April 21
Working with Alpha Channels in Studio Artist

by David Nagel
Senior Producer

Studio Artist from Synthetik Software is, without a doubt, amazing, powerful graphics software. There's nothing on the market that compares. Literally. This software is unique in features, functionality and interface. It's this last one—the interface—that can throw off some users, including your faithful staff at Creative Mac. In fact, when we wrote our review of Studio Artist 1.1, we praised the program for its obvious glory but criticized some features that we mistakenly thought were missing, like importing alpha channels. We were wrong about that one. After we received a correction from Synthetik, I took it upon myself to learn how to do it. It's actually not that tough. But as is the case with many features in Studio Artist, you just need to know where to look.

So let's.

Selecting the source alpha image in Studio Artist

We'll begin with a document in Photoshop, since that's the most likely place you'd be importing an alpha channel from, at least in a still image. If you're planning to bring an image from Photoshop into Studio Artist, you'll need to follow these steps precisely. And remember, anything you bring in to Studio Artist comes out flat (although your original image remains unharmed), so don't think about bringing the image back in to Photoshop and playing around with the layers after the fact.

So first we're going to need to create an alpha channel in Photoshop. This is one of the tricky parts—not because it's hard to create an alpha in Photoshop, but because you need to do it the right way to bring it into Studio Artist. Make a selection that will represent the masked-out area of your image. In our example, we're going to apply effects in Studio Artist to the face of the clock in the image here, so we'll use the circular marquee selection tool to select that area. Now, under the Select menu, I'll choose Save Selection and call it "noface."

Selecting the paint mask in Studio Artist

So you're all set, right? Nope. Another easy step, but one you might not think of, is to flatten your image. (Go to the Layer menu and select Flatten Image. You'll note that your image still looks right, and, checking the channels palette, you'll find your alpha still in tact. At this point, you can save the image either in Photoshop format or TIFF. I choose TIFF because I've had the best luck that way. You should too.

After you select your mask, the unused portions of the image are grayed out.

Now we're ready to bring this whole thing in to Studio Artist.

So launch the program and open up the TIFF file. Now, under the file menu, select Import Image to Canvas. For our example, we're going to add a second layer, but this is not necessary for working with Alpha channels. Open up the Layers palette from under the Canvas menu. Name the current layer. (I'll call mine "clock.") Now click New in the Layers palette. This will place a second layer on top of your first. To change the order, click your mouse directly to the left of the layer selection button in the Layers palette (where the tiny "active layer" dot is) and drag the layer up to where your previous layer was. When you let go, your layers will have switched position. Change your original layer's setting to Soft Overlay White.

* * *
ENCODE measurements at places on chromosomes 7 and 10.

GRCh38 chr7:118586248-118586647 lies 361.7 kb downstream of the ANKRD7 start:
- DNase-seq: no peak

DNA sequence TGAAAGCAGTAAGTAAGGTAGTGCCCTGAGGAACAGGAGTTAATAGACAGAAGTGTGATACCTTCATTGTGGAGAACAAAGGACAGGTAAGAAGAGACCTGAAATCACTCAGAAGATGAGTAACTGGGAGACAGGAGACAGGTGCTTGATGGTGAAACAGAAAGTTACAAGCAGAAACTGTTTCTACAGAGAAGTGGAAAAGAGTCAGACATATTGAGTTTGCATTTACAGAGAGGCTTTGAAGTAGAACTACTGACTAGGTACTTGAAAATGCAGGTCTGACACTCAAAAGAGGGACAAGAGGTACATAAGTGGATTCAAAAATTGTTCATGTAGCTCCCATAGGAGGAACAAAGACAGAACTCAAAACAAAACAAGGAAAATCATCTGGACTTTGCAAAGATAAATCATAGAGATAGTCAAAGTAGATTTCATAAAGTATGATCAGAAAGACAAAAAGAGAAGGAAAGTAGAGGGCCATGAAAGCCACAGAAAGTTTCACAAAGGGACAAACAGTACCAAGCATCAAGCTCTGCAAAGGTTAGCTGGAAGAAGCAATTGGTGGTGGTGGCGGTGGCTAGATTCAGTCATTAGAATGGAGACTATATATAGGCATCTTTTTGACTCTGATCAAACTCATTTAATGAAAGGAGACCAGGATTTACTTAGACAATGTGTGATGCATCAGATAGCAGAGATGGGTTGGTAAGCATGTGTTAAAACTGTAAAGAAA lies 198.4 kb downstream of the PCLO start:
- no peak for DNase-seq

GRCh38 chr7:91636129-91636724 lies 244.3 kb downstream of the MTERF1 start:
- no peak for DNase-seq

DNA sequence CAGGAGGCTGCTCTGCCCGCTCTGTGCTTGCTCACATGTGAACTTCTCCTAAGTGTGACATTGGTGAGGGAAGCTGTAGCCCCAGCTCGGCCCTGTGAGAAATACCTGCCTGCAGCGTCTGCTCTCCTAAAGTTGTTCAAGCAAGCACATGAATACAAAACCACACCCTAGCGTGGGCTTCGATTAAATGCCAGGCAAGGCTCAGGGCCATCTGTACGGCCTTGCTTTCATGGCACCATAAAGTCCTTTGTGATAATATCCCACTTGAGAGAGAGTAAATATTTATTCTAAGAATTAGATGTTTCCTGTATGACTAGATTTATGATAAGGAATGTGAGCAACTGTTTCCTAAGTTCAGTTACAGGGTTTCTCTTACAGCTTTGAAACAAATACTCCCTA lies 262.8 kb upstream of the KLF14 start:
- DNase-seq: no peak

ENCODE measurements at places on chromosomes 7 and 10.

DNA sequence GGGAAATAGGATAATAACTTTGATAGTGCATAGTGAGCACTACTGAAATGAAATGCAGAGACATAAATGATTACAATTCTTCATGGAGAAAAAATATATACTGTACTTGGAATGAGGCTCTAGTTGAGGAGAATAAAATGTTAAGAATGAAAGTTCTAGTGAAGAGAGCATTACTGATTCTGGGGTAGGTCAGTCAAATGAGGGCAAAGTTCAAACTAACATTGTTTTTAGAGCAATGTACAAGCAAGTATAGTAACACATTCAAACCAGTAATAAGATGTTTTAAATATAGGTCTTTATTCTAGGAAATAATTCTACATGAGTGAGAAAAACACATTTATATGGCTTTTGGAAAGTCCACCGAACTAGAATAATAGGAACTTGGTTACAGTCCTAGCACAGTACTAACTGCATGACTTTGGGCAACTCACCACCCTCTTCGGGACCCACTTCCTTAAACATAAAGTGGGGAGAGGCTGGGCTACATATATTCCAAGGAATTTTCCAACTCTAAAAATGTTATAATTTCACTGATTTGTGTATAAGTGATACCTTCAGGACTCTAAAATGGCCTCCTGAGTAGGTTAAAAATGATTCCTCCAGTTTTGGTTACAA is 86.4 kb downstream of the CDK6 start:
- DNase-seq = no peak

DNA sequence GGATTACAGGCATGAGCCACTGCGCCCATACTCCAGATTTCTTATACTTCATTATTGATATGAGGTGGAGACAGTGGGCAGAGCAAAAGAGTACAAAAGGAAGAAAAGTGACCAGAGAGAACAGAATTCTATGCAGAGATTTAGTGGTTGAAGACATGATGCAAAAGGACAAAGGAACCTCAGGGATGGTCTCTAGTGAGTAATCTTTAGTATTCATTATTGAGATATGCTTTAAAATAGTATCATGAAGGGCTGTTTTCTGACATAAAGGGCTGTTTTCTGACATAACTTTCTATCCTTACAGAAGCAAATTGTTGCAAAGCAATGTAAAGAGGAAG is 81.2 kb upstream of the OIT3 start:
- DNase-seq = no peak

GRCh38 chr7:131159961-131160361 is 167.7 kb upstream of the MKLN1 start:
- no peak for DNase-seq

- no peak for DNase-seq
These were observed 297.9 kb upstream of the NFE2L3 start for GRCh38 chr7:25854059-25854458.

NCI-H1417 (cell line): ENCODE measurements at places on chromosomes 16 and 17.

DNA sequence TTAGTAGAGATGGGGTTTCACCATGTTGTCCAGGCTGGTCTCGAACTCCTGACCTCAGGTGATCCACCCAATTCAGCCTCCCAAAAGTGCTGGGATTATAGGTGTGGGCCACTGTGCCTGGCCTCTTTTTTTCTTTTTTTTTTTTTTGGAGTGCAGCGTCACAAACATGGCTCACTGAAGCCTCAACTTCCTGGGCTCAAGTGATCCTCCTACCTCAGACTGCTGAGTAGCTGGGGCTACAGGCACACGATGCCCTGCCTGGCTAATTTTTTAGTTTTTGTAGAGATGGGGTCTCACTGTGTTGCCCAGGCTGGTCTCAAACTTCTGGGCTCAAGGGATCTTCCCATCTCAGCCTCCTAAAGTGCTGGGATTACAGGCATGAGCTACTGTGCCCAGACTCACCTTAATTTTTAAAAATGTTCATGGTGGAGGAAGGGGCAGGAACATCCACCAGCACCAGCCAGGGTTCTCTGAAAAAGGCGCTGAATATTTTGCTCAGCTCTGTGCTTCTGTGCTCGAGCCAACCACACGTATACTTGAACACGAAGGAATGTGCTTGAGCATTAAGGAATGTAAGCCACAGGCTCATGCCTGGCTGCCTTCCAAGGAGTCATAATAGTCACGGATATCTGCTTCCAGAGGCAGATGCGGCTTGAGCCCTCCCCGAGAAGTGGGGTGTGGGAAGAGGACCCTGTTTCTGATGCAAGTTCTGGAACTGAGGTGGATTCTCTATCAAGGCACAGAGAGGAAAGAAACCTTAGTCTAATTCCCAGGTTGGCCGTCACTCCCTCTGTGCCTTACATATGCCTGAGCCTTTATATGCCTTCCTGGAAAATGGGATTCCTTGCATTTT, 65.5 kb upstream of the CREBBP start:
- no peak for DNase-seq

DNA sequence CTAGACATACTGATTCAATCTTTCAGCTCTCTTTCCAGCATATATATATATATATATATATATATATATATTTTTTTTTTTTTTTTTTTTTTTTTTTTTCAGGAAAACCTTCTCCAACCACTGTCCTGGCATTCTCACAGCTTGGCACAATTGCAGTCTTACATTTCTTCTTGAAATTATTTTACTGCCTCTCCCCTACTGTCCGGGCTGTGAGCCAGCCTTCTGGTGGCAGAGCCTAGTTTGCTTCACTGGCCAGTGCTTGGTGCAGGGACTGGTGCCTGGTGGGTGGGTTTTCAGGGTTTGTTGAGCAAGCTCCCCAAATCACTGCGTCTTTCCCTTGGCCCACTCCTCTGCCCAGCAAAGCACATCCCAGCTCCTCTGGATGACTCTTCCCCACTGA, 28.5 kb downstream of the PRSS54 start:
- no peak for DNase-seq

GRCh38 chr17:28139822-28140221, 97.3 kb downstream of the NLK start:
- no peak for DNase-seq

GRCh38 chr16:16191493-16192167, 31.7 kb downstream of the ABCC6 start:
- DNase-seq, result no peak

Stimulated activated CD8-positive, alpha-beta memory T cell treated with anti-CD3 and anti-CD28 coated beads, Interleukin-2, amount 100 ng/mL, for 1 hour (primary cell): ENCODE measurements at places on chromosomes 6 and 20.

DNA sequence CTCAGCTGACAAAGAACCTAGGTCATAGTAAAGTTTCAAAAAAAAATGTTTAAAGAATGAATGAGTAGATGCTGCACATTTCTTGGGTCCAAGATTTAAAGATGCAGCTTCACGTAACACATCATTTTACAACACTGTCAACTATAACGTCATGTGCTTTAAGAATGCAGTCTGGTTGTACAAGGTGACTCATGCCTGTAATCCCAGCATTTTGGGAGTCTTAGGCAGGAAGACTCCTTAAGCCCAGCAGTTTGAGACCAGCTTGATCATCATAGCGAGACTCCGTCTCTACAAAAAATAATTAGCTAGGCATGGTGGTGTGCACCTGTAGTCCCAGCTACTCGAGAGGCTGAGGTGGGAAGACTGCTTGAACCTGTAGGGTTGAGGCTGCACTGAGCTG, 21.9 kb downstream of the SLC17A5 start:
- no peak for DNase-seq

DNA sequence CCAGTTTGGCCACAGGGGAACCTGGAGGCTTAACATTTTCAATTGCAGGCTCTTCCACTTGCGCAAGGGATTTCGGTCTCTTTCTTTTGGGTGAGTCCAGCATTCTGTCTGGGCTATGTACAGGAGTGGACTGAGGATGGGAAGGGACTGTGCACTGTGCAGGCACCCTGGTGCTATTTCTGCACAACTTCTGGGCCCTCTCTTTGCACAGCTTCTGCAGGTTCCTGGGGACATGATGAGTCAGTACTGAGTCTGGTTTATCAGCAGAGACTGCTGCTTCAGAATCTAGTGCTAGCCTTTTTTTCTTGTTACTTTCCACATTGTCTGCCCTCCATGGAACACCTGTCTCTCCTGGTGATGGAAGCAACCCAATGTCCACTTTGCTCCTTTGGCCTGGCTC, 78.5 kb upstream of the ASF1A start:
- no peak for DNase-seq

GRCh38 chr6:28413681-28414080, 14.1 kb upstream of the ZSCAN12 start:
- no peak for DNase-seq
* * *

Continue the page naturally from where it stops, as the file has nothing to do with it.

Now we're ready to work.

To select your alpha, go into the Canvas menu, go down to the "Set Current Region Selection To" and select Source Alpha Image. Now, up near the title bar of your document, you'll see the work "Mask" next to a pull-down menu, whose default setting is "None." Change this to "Paint." The unused portions of your image will become grayed out. (I have noticed that in a few cases the reverse of my mask is grayed out. I can't figure out why. But if this happens, just go back into Photoshop and select the inverse of your previous selection and save that selection, deleting your old channel.)

You are now good to go.

In your Layers palette, click on the untitled layer's selection button to activate it. Then, in the pull-down menu in the Layers palette, select View: All Layers. For the sake of simplicity, we're just going to apply a few effects using the source image, applying them to the background layer's unmasked area and viewing it through a soft overlay of the original image. For the sake of this tutorial (to keep it as simple as possible), we're just going to add a little age to the face of the clock by applying the Autodraw Airbrush 1 paintbrush under the Chalk category. Click the Action button, and you'll see the effect through the overlay. In this case, I went in and did a little touching up with the interactive pen because the automatic action was taking too long to get to the parts that I cared about. But using the alpha channel, I'm able to work just in the clock face to antique it without affecting the bricks surrounding it.

Voila.

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